Though it's most often associated with disorders like diabetes, Harvard researchers have shown how the signaling pathway of insulin and insulin-like peptides plays another critical role in the body -- helping to regulate learning and memory.
In addition to showing that the insulin-like peptides play a critical role in regulating the activity of neurons involved in learning and memory, a team of researchers led by Yun Zhang, Associate Professor of Organismic and Evolutionary Biology, show that the interaction between the molecules can fine-tune how, or even if, learning takes place. Their work is described in a February 6 paper in Neuron.
"People think of insulin and diabetes, but many metabolic syndromes are associated with some types of cognitive defects and behavioral disorders, like depression or dementia," Zhang said. "That suggests that insulin and insulin-like peptides may play an important role in neural function, but it's been very difficult to nail down the underlying mechanism, because these peptides do not have to function through synapses that connect different neurons in the brain"
To get at that mechanism, Zhang and colleagues turned to an organism whose genome and nervous system are well described and highly accessible by genetics -- C. elegans.
Using genetic tools, researchers altered the small, transparent worms by removing their ability to create individual insulin-like compounds. These new "mutant" worms were then tested to see whether they would learn to avoid eating a particular type of bacteria that is known to infect the worms. Tests showed that while some worms did learn to steer clear of the bacteria, others didn't -- suggesting that removing a specific insulin-like compound halted the worms' ability to learn.
Researchers were surprised to find, however, that it wasn't just removing the molecules that could make the animals lose the ability to learn -- some peptide was found to inhibit learning.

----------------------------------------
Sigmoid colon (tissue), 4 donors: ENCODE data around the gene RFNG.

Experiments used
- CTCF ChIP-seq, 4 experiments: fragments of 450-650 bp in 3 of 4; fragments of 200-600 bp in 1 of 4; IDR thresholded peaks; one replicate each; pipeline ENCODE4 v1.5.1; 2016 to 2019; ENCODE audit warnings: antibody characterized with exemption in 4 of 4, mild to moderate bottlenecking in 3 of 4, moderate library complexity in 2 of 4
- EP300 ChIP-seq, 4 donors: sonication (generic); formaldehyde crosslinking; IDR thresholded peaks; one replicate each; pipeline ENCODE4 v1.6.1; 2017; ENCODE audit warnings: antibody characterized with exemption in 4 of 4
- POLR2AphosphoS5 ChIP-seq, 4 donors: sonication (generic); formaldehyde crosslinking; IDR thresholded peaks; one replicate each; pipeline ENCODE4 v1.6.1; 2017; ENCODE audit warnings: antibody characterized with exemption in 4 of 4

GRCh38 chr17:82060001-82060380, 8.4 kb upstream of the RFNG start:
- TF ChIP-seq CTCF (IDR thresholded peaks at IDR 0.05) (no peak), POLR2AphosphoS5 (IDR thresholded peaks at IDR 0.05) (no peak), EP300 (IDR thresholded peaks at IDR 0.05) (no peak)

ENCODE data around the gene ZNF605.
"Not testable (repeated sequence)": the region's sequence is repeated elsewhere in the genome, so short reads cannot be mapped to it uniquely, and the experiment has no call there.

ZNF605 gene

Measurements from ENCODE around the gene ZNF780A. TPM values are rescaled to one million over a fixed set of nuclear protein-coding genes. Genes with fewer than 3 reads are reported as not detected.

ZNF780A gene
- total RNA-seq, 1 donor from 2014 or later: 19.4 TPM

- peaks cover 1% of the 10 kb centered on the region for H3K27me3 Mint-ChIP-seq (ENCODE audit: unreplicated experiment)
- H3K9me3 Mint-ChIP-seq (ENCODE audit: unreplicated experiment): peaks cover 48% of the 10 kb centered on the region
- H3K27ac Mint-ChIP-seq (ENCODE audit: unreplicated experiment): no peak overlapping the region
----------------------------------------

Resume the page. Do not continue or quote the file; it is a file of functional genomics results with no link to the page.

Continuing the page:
"We hadn't predicted that we would find both positive and negative regulators from these peptides," Zhang said. "Why does the animal need this bidirectional regulation of learning? One possibility is that learning depends on context. There are certain things you want to learn -- for example, the worms in these experiments wanted to learn that they shouldn't eat this type of infectious bacteria. That's a positive regulation of the learning. But if they needed to eat, even if it is a bad food, to survive, they would need a way to suppress this type of learning."
Even more surprising for Zhang and her colleagues was evidence that the various insulin-like molecules could regulate each other.
"Many animals, including the humans, have multiple insulin-like molecules and it appears that these molecules can act like a network," she said. "Each of them may play a slightly different role in the nervous system, and they function together to coordinate the signaling related to learning and memory. By changing the way the molecules interact, the brain can fine tune learning in a host of different ways."
Going forward, Zhang said she hopes to characterize more of the insulin-like peptides as a way of better understanding how the various molecules interact, and how they act on the neural circuits for learning and memory.
Understanding how such pathways work could one day help in the development of treatment for a host of cognitive disorders, including dementia.
"The signaling pathways for insulin and insulin-like peptides are highly conserved in mammals, including the humans," Zhang said. "There is even some preliminary evidence that insulin treatment, in some cases, can improve cognitive function. That's one reason we believe that if we understand this mechanism, it will help us better understand how insulin pathways are working in the human brain."
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